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A Financial Firm Is “Tokenizing” Whiskey. Here’s What That Means. - InsideHook

Whisky is a good investment and NFTs are a thing. But the pairing of the two sounds incomprehensible. Add in a cryptocurrency angle and it all seems like more trouble than it’s worth.

The good news is that what Wave Financial Group is doing with its Whiskey Fund doesn’t seem like some sort of digital boondoggle. While the investment firm uses the phrase “tokenization” in its pitch (bringing to mind NFTs, aka ​​non fungible tokens), there is actual whiskey, in barrels, that’s being bought, cared for and eventually sold.

But what exactly is a digital asset fund, how does this apply to barrels of brown spirits and what exactly does it mean that this fund tokenized over $20 million worth of whiskey last year and wants to do it again?  

I’m a spirits fan, not a financial wizard. So I hopped on a call with Steffani Scheurich, an alcohol industry expert with past experience at Pernod Ricard and Brown-Forman, and Benjamin Tsai, the president and managing partner of the crypto/blockchain-focused Wave Financial (and the portfolio manager for the Wave Kentucky Whisky Fund) to figure out why people should be interested in such an unconventional investment. (Caveat: While this is all interesting, please don’t take any of this as an endorsement, or lack of one, for investing in whiskey or funds like these.)

Financial firms are starting to look at whiskey as a solid investment

“When a whiskey first goes into a barrel, the cost is about $750-$900 per barrel,” as Scheurich explains. “But when you get to three to five years of aging, the price of that whiskey doubles, triples or even quadruples.” So, taking away tokens and digital currency and looking at this purely from an asset value standpoint, whiskey shows great growth. Ergo, interest from financial institutions, particularly one that is looking at unconventional investments.

The firm is working with a well-respected distillery

Even though they only started in 2012, Wilderness Trail is currently the 14th-largest distillery in the world. As Tsai explains, they have 680 acres and six ricked warehouses to work with, along with 100,000 barrels in inventory. With an expert team overseeing the barrels — and possibly wanting to buy some of the whiskey back at some point — there’s also a built-in level of quality assurance (WT’s high-rye Small Batch Bourbon scored a 94 from Wine Enthusiast in 2020).

three expressions of Wilderness Trail bourbon and rye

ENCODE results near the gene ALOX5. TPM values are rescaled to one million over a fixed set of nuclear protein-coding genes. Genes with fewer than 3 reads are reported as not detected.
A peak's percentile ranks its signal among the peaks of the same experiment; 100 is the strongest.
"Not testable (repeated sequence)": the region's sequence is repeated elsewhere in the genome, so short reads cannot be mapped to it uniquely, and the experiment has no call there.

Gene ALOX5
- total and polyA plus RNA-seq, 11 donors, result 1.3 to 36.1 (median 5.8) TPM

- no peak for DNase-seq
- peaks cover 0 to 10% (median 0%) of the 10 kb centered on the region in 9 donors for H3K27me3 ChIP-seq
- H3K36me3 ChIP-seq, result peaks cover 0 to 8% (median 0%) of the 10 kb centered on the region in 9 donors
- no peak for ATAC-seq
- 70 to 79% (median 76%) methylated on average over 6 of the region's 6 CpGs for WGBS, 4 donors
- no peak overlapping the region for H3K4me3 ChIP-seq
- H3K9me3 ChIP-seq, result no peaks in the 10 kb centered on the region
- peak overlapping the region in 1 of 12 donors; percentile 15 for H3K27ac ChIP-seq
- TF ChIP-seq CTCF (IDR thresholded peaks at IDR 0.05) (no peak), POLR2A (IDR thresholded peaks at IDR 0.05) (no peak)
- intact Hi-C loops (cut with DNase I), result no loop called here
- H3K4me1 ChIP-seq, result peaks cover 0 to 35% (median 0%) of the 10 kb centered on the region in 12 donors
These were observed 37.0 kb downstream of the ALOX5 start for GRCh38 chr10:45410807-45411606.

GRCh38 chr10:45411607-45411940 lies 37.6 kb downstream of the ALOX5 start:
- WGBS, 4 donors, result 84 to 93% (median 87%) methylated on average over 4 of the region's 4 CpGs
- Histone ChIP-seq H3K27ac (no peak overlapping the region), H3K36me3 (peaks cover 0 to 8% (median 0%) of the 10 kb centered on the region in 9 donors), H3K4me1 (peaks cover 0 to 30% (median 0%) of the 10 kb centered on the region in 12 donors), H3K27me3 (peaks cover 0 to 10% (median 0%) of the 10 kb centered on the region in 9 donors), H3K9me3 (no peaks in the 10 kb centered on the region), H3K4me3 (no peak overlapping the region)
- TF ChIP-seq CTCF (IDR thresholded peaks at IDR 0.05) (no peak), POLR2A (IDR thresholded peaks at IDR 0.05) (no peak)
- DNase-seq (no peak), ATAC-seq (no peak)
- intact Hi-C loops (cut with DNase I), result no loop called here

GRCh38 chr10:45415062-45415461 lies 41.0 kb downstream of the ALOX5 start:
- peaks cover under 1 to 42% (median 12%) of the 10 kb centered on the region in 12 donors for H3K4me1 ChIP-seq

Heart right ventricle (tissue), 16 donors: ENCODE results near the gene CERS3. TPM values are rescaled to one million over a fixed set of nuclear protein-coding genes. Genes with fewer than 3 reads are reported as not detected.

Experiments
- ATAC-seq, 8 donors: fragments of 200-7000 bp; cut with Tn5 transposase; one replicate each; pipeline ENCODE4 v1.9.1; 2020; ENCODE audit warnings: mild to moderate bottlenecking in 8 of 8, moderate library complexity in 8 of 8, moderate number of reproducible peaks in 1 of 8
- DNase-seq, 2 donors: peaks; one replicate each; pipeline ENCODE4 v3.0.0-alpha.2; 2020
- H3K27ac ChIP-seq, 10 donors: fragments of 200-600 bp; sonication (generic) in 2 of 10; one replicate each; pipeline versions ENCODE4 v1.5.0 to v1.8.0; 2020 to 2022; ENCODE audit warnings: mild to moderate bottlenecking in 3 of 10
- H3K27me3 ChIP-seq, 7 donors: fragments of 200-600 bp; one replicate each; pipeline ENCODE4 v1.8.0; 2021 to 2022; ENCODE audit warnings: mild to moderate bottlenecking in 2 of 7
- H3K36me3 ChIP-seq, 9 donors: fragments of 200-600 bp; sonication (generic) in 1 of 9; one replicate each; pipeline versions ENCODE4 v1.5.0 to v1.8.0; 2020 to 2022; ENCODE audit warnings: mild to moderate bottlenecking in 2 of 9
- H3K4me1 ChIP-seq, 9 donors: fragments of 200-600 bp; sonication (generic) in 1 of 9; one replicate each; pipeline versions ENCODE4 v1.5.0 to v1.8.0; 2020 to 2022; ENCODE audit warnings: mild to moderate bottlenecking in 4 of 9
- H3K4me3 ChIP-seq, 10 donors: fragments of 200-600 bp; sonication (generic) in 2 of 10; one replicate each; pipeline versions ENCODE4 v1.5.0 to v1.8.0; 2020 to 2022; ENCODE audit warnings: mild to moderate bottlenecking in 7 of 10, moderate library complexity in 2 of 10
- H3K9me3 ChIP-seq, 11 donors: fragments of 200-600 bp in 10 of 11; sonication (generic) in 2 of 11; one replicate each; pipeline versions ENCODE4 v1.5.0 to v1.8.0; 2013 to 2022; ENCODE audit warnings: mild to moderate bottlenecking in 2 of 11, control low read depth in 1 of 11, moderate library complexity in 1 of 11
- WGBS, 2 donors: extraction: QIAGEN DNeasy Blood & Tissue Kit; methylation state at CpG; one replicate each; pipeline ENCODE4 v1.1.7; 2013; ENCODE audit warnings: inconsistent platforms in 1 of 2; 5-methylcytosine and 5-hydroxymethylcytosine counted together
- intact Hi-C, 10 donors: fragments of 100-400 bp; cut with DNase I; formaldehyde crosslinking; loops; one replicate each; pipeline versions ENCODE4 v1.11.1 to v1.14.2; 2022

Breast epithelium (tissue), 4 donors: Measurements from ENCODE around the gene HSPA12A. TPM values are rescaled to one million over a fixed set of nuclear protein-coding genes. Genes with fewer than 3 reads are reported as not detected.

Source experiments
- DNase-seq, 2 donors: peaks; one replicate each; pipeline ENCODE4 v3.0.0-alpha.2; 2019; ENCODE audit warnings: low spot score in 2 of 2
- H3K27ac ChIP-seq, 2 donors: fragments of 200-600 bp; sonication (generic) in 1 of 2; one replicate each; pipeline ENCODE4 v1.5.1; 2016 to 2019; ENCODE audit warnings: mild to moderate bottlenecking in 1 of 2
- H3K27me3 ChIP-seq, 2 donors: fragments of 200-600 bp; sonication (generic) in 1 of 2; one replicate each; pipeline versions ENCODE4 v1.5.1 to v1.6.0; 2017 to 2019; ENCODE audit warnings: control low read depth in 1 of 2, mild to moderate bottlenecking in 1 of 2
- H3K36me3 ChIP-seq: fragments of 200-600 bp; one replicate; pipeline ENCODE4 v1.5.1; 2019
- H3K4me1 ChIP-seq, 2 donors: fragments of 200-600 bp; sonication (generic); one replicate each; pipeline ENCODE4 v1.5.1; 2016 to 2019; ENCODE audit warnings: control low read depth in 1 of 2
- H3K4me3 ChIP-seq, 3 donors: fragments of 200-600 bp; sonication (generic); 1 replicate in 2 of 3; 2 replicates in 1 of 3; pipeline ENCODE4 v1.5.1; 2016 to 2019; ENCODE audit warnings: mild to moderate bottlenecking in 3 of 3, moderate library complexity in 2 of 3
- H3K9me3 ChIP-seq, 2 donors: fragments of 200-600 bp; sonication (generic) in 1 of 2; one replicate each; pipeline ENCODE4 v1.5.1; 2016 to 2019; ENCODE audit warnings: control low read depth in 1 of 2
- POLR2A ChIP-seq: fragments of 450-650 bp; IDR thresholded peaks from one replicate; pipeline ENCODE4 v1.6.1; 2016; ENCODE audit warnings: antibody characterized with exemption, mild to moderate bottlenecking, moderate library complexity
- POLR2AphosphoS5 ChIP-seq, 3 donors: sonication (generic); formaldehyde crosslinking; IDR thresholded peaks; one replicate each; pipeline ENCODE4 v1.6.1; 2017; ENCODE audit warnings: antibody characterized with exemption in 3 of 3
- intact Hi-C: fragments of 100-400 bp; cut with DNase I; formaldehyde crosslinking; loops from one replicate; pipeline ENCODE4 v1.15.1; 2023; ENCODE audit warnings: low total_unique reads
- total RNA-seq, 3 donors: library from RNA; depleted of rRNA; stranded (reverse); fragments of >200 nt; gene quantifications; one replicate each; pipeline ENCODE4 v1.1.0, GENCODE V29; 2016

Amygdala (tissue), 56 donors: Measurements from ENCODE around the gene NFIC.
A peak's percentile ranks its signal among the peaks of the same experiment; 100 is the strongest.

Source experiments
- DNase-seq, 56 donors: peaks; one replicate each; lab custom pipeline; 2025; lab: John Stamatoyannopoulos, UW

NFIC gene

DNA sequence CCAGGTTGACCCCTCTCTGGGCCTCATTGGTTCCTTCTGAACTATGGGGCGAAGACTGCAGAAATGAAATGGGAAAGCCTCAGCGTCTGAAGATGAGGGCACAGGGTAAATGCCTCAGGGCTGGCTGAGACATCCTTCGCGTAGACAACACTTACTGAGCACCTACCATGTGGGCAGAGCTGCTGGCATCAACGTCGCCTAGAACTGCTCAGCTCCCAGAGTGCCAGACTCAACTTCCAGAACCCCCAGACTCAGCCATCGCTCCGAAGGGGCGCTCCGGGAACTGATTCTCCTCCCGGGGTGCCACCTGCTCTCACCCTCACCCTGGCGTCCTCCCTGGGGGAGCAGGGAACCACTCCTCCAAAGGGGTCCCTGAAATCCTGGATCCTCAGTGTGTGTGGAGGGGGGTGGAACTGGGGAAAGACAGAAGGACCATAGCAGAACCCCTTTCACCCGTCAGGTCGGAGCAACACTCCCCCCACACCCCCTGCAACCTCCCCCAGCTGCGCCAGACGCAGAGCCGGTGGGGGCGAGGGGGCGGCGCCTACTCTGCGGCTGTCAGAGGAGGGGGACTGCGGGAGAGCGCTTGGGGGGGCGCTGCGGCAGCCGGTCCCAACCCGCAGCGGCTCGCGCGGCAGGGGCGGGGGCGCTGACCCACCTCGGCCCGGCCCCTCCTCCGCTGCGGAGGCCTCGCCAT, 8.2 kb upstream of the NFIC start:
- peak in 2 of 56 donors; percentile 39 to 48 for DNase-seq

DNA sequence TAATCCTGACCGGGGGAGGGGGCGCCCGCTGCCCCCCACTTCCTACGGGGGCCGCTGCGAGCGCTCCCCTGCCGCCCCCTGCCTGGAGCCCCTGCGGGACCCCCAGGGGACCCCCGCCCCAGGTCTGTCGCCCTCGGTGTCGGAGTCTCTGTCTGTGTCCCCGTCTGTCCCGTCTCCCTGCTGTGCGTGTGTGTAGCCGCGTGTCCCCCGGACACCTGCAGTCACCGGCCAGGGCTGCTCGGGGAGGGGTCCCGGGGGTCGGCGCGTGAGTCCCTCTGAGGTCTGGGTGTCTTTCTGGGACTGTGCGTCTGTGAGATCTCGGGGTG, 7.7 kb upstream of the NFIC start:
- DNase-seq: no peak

Wave Financial is working with Wilderness Trail on the whiskey (and the storage)

Wilderness Trail

Whiskey might be the best unconventional asset out there

Tsai notes that his firm looked at clean water, carbon credits, “Picassos” and even Japanese race horses before deciding on whiskey as the asset for the fund. “We like the returns on it, and there was a simplicity and reduced risk to it,” he says. 

Investors have something real in their portfolio

While crypto and blockchain are a focus for Wave, those digital ideas are only a small part of this fund. “The fund is asset backed,” as Tsai explains. “These are not paper contracts or futures. These are actual barrels.” Tsai also notes he’s been asked more recently about investments in hard assets that will increase in value in an inflationary market, citing real estate and even used cars as current examples.

The plan to sell the whiskey is pretty straightforward

Wave plans to mature the whiskey for three to four years, then either sell the barrels back to Wilderness Trail, sell to distillers or producers who want or need a certain whiskey profile, sell to non-distiller producers (aka brands that blend and market but don’t own their own distillery) or sell to international markets, particularly Spain, Japan and Australia, where demand is high for bourbons.

In case you’re wondering what’s in Wave’s stock, the majority is a high-rye bourbon, followed by a wheated bourbon and a rye whiskey. 

So what is “tokenization”? 

Thankfully, it’s purely optional for investors. Basically, owners in the fund get security tokens, which they can sell on a secondary market and cash out early if they want. “It allows for some liquidity in a fund that doesn’t usually have one,” says Tsai. 

The bad news? You’ll need to be an accredited investor and probably need to invest at least $100,000 to even begin a conversation with Wave. 

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